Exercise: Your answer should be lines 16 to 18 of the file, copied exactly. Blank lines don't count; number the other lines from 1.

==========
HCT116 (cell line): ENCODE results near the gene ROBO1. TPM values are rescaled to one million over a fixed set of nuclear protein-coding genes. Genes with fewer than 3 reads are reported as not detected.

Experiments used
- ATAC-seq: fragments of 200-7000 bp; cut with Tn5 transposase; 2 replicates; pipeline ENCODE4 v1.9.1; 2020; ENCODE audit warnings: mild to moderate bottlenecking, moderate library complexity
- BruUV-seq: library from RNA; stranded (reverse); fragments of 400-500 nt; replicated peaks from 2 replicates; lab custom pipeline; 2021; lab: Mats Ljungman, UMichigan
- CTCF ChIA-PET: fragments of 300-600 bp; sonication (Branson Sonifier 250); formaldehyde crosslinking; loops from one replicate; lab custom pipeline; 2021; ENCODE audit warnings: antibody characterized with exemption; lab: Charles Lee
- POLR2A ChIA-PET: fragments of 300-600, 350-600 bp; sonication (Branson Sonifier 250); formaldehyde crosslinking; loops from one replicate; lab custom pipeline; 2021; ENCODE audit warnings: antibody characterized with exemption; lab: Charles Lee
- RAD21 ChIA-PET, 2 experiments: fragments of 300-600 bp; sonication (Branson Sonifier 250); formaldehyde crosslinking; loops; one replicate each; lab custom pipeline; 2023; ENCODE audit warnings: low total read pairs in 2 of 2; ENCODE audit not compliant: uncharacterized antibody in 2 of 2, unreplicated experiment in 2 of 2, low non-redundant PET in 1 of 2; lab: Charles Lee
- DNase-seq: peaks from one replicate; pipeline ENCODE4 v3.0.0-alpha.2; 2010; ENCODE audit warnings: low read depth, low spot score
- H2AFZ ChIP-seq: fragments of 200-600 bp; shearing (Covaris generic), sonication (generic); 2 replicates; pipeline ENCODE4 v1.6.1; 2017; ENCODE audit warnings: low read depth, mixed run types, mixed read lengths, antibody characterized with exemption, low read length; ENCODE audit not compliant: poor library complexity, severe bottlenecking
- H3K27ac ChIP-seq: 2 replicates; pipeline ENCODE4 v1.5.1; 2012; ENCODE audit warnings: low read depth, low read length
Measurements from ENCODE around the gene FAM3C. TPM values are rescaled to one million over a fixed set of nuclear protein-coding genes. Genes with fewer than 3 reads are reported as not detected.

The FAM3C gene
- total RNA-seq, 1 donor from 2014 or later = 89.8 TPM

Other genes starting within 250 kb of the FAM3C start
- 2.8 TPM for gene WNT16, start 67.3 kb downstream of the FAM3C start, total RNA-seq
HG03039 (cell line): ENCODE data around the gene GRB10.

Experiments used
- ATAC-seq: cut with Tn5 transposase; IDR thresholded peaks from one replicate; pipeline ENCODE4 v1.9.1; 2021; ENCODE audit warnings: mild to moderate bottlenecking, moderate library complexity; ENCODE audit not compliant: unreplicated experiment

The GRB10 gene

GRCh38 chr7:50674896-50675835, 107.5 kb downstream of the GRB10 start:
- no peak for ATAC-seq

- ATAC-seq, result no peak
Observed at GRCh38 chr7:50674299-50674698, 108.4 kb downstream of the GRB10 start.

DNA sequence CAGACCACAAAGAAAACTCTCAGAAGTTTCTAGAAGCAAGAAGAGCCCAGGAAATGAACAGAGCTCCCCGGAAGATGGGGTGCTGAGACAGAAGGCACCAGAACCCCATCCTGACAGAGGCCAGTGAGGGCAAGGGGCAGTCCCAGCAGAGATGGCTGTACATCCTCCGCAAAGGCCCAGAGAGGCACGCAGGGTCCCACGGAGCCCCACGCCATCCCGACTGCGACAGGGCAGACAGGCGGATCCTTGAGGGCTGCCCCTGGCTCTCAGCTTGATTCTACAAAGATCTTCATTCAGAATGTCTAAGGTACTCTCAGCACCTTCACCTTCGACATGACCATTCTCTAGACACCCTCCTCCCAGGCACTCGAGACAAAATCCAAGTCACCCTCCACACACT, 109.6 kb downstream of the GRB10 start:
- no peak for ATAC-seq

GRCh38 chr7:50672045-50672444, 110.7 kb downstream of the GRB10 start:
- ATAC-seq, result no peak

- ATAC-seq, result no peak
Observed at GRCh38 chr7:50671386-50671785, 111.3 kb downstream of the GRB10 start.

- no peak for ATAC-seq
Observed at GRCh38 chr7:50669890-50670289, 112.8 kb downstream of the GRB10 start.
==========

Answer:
HG03039 (cell line): ENCODE data around the gene GRB10.

Experiments used
- ATAC-seq: cut with Tn5 transposase; IDR thresholded peaks from one replicate; pipeline ENCODE4 v1.9.1; 2021; ENCODE audit warnings: mild to moderate bottlenecking, moderate library complexity; ENCODE audit not compliant: unreplicated experiment